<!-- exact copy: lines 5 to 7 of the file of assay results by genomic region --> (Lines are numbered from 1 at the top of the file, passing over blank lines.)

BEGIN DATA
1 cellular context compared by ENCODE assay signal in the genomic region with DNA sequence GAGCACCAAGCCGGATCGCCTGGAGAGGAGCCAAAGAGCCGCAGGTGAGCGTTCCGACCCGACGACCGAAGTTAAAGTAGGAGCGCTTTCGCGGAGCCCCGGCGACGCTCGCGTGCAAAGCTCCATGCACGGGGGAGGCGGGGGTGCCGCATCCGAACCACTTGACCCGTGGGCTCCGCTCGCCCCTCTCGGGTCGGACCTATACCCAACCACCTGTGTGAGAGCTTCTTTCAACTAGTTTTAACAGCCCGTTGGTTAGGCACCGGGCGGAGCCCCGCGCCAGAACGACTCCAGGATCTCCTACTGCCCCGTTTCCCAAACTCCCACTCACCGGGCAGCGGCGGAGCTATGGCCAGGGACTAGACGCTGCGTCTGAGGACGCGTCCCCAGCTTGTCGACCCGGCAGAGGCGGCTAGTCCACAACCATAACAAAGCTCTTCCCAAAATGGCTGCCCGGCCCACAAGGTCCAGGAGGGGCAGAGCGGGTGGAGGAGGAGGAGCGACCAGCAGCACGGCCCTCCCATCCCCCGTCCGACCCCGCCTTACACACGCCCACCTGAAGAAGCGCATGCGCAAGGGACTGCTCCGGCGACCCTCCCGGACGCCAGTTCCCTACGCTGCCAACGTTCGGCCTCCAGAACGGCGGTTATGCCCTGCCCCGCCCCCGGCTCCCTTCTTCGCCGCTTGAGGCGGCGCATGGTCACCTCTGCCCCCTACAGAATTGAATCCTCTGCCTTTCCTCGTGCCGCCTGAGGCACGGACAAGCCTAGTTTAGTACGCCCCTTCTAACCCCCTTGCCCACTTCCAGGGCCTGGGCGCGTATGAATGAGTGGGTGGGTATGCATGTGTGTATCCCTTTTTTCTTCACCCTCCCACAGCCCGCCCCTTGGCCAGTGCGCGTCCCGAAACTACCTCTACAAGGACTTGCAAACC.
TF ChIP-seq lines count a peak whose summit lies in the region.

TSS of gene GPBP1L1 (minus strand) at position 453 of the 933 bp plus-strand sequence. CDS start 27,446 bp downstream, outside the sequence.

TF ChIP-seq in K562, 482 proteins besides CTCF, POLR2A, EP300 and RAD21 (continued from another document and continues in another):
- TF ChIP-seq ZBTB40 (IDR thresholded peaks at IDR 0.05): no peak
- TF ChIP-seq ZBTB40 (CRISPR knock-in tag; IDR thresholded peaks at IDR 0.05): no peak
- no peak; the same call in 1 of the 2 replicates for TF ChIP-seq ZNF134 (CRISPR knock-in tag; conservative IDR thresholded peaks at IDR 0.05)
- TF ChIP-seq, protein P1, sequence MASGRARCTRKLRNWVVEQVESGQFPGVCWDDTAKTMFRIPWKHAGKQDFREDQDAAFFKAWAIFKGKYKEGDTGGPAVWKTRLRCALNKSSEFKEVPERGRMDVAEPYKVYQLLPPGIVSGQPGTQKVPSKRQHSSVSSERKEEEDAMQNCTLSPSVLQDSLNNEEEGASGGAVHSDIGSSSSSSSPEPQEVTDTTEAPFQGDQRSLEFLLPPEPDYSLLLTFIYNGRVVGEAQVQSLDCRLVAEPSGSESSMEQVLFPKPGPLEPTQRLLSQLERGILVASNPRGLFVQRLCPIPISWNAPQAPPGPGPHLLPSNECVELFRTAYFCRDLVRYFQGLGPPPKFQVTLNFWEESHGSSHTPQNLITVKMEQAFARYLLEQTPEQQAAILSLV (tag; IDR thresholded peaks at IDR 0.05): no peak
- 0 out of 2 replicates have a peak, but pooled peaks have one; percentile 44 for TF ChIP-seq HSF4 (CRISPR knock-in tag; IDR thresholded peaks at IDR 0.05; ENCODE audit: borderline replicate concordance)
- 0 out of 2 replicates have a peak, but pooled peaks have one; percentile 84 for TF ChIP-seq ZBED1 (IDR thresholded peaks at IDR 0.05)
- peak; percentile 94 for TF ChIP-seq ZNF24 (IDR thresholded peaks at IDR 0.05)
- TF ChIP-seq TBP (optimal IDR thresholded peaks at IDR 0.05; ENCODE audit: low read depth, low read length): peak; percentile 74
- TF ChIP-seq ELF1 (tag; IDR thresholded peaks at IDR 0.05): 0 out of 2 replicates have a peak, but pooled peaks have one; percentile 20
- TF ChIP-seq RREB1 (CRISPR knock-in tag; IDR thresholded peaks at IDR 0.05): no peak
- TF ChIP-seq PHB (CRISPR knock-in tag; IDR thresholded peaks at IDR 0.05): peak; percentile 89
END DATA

- TF ChIP-seq ZBTB40 (IDR thresholded peaks at IDR 0.05): no peak
- TF ChIP-seq ZBTB40 (CRISPR knock-in tag; IDR thresholded peaks at IDR 0.05): no peak
- no peak; the same call in 1 of the 2 replicates for TF ChIP-seq ZNF134 (CRISPR knock-in tag; conservative IDR thresholded peaks at IDR 0.05)